Politicians who send their children to private schools should not be allowed to have any say over Britain's education system, says a senior adviser to Ed Miliband.
Lord Adonis, who was Tony Blair's education guru before becoming transport secretary under Gordon Brown said that ministers need to "live and breathe" the public services that they expect the public to use.
In an interview with parliament's The House magazine, the state-educated Lord Adonis who spent much of his youth in a children's home, said it was "politically bankrupt" for ministers to tinker with the school system if they were not personally invested.
“I think it is just outrageous. They don’t have to go into politics, they can go into other careers," he said.
"It’s not a left or right thing. It really matters because too much of failed education policy since the war has been the result of ideological ministers who don’t use the institutions that they expect the general public to use and that has been true of the Labour side as well as well as the Tories."
Adonis also praised Blair for being the first prime minister to send his children to state secondary schools.
He added: “You cannot do these jobs well, indeed I don’t think you can do them at all in any self-respecting way, unless you live and breathe the public services that you expect the public to use.”
Several high profile Labour figures, including Ruth Kelly and Diane Abbott, have been eviscerated by the press in the past for sending their children to private schools while advocating comprehensive education.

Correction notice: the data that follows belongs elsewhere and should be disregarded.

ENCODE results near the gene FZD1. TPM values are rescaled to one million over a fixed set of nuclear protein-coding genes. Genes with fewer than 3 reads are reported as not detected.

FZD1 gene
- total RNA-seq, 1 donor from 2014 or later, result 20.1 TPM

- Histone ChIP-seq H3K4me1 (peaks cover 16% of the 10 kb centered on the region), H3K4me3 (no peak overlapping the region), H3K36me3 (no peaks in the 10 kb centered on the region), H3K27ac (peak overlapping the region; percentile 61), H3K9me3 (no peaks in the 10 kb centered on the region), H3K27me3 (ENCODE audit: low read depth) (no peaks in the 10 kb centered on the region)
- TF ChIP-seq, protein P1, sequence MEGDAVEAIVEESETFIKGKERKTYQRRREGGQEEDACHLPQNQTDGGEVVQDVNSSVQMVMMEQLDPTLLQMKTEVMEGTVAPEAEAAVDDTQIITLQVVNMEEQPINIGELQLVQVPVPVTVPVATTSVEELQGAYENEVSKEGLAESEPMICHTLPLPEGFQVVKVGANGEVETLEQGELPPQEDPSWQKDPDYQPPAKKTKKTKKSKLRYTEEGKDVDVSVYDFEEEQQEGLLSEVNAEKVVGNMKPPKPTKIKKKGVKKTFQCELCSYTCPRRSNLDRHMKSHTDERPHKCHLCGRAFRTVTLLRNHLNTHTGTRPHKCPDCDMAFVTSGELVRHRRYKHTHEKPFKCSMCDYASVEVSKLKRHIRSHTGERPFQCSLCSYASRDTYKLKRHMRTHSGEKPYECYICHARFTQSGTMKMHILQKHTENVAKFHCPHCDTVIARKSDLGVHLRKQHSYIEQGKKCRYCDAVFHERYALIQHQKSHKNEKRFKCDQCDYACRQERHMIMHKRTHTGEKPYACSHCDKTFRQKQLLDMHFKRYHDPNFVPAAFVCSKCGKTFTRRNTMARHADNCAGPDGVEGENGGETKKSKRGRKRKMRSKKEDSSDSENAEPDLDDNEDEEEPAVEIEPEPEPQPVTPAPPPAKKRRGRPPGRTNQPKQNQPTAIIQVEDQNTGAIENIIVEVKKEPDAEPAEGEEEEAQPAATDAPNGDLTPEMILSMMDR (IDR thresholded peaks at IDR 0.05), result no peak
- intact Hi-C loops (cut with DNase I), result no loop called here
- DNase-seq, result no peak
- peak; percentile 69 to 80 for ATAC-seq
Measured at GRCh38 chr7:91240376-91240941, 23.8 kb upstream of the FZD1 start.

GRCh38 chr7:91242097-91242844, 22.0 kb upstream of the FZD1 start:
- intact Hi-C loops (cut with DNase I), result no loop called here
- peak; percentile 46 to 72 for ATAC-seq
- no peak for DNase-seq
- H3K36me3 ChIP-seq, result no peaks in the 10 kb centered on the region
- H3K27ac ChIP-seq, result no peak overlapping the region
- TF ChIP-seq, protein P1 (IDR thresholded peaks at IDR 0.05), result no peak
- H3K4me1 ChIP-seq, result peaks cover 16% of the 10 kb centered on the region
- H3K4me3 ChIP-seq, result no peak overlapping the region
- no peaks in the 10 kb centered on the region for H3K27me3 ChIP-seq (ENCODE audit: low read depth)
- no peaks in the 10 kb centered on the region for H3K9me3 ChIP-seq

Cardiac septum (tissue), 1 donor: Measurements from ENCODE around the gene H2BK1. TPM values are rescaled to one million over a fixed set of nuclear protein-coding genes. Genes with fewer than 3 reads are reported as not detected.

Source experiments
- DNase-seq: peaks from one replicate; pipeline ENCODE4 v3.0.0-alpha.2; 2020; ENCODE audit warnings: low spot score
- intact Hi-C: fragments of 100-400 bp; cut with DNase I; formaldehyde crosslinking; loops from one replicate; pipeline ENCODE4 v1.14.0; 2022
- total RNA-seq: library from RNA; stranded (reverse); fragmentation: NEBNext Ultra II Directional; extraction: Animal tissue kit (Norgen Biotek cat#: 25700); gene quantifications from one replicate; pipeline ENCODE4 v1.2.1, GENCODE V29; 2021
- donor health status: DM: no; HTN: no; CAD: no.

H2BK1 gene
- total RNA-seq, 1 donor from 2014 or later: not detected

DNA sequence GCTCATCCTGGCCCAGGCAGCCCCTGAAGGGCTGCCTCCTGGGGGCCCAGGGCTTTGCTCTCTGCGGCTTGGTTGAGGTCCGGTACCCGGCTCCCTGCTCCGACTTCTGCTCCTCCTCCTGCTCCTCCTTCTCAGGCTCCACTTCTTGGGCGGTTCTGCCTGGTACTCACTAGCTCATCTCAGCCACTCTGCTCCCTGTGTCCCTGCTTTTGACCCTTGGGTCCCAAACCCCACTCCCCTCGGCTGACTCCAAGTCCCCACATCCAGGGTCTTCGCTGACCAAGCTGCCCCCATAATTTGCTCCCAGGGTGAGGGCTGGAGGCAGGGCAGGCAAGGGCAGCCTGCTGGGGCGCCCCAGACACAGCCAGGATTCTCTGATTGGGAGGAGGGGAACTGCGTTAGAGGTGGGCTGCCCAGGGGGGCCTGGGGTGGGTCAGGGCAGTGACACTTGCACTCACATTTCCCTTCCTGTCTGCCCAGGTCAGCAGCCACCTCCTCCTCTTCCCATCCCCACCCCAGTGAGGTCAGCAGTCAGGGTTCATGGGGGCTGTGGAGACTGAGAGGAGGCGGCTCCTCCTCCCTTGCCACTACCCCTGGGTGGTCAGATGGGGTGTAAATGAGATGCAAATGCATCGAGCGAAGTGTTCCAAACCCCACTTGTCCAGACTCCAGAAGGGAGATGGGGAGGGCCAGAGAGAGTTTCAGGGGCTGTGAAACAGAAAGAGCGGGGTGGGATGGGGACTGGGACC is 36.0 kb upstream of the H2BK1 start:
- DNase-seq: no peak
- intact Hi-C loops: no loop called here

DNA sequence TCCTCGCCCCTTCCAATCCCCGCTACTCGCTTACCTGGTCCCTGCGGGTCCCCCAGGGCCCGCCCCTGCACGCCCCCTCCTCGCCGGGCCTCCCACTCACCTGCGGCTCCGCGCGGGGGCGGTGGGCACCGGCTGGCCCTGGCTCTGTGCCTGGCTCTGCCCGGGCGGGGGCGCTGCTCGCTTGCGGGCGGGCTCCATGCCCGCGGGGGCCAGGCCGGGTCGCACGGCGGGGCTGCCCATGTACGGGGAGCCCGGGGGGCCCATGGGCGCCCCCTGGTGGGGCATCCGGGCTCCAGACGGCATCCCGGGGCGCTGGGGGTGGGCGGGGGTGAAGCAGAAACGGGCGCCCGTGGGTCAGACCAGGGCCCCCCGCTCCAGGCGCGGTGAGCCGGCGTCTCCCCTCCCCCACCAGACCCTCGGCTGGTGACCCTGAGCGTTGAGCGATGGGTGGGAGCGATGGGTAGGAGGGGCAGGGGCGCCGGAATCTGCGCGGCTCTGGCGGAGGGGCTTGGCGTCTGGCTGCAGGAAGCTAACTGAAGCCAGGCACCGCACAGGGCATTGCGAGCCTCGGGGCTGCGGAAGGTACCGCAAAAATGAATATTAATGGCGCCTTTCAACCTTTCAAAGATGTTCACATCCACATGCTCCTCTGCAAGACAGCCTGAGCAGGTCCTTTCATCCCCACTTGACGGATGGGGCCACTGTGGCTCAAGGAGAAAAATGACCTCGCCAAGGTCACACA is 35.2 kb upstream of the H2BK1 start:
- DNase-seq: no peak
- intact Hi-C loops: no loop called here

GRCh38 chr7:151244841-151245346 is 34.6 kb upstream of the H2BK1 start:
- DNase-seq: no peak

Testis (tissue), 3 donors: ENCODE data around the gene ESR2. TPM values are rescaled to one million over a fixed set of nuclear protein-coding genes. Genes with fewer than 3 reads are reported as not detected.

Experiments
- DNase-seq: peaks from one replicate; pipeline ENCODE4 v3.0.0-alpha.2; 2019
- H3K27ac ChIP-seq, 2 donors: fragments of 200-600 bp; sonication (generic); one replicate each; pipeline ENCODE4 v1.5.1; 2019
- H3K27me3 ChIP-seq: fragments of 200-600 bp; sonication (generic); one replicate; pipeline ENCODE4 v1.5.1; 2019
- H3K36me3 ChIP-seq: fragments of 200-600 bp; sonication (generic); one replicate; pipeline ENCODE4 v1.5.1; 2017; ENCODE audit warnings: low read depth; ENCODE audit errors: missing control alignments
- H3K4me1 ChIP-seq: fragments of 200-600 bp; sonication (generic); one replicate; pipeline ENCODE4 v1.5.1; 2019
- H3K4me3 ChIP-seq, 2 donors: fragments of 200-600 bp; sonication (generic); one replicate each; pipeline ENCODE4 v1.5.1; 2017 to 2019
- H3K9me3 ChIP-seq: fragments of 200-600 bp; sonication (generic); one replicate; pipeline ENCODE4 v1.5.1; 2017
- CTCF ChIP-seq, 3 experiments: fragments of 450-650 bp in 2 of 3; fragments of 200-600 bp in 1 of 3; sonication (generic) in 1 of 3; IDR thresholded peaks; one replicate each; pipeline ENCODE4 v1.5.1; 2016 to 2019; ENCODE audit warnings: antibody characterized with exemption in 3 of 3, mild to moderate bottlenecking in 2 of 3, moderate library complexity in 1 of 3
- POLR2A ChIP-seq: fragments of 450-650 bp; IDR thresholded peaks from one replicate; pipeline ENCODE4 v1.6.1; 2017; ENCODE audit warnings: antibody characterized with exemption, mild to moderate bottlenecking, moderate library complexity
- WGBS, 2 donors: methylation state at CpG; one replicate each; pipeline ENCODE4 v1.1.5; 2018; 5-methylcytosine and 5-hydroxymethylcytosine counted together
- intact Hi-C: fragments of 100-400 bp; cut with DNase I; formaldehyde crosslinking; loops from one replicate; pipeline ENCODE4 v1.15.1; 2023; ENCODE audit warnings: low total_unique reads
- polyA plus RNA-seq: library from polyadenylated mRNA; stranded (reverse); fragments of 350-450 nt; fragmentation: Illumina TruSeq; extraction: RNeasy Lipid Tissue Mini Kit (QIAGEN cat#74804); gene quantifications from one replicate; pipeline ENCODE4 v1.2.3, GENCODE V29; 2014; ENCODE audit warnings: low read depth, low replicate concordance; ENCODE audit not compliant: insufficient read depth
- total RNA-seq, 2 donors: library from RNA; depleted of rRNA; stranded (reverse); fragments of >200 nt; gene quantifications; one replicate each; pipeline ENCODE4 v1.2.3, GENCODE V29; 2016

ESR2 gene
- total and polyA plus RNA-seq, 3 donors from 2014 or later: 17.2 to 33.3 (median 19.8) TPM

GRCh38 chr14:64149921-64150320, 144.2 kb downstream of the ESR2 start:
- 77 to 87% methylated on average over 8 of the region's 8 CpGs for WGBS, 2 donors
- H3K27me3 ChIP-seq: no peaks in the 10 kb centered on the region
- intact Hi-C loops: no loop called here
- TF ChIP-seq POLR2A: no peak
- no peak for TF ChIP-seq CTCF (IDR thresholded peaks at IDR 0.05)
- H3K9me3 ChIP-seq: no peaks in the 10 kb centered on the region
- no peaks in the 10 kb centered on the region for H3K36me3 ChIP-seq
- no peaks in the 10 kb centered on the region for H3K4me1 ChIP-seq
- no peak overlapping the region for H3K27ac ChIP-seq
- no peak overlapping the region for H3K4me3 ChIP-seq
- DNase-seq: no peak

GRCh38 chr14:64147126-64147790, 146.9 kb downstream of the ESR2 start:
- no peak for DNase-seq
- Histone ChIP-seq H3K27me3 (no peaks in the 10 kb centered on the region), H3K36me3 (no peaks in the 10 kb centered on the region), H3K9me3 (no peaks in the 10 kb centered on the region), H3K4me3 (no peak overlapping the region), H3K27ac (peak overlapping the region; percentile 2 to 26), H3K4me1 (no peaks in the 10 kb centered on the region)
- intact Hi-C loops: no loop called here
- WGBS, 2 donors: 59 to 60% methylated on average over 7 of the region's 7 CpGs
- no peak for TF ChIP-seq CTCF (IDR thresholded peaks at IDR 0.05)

Deputy leader Harriet Harman was also criticised for sending her son to a selective grammar school.
While no doubt aware that his Old Etonian background does not play well with the public, David Cameron has said his children will attend state secondary school.
Although the prime minister did admit to being "terrified" of being able to find a good state school near his central London Downing Street home.
George Osborne has been criticised for sending his children to a private school. While Nick Clegg, who has young sons, has previously said he would not let his children be "hostage to a game of political football" when it came to where they went to school.
Ed Miliband has two sons who are currently too young to be at school.